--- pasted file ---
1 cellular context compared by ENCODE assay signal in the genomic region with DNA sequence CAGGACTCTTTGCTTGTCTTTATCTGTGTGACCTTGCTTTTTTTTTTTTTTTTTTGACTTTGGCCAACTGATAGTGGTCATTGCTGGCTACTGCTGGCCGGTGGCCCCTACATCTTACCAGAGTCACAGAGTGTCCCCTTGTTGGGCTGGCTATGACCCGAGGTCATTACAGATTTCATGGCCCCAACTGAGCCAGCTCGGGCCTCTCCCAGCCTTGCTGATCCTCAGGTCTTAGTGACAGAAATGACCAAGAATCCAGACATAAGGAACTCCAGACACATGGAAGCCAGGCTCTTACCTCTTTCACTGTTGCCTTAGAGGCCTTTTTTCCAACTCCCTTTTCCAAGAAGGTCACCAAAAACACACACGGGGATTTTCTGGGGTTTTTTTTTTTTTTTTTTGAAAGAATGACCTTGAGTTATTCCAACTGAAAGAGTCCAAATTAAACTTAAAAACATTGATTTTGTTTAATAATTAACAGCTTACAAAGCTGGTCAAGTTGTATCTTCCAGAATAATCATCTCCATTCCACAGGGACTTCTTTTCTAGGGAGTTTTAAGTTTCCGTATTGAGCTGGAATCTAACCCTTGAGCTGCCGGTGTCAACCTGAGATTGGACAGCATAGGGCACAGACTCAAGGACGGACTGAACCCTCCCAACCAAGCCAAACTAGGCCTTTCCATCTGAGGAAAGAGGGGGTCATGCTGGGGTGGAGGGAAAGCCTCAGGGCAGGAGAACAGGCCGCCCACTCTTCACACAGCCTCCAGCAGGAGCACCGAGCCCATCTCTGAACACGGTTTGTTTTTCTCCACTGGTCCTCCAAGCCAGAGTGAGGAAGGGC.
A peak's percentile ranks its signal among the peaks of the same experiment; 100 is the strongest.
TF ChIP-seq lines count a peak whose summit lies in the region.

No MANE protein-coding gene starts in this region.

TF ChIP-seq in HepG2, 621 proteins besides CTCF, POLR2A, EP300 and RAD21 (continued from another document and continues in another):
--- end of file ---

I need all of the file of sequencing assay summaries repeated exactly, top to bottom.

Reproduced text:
1 cellular context compared by ENCODE assay signal in the genomic region with DNA sequence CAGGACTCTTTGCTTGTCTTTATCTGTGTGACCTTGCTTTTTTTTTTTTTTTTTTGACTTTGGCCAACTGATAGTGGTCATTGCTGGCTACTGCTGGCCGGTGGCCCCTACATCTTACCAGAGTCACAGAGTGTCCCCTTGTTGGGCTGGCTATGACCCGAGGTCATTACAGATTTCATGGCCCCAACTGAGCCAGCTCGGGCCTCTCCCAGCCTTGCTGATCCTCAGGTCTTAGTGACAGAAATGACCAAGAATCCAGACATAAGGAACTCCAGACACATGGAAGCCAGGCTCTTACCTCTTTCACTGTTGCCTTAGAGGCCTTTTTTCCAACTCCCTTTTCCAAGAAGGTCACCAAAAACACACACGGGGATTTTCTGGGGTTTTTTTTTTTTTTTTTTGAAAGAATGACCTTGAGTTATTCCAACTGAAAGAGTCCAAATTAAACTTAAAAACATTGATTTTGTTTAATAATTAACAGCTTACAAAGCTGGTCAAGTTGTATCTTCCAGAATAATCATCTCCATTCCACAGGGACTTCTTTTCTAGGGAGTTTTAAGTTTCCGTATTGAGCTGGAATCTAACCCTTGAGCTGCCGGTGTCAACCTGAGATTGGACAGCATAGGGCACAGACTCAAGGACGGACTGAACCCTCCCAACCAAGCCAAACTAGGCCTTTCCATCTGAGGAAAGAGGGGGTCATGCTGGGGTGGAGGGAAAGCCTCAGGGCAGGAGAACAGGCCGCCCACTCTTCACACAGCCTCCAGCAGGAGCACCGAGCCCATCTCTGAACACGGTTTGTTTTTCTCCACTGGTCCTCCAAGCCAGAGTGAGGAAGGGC.
A peak's percentile ranks its signal among the peaks of the same experiment; 100 is the strongest.
TF ChIP-seq lines count a peak whose summit lies in the region.

No MANE protein-coding gene starts in this region.

TF ChIP-seq in HepG2, 621 proteins besides CTCF, POLR2A, EP300 and RAD21 (continued from another document and continues in another):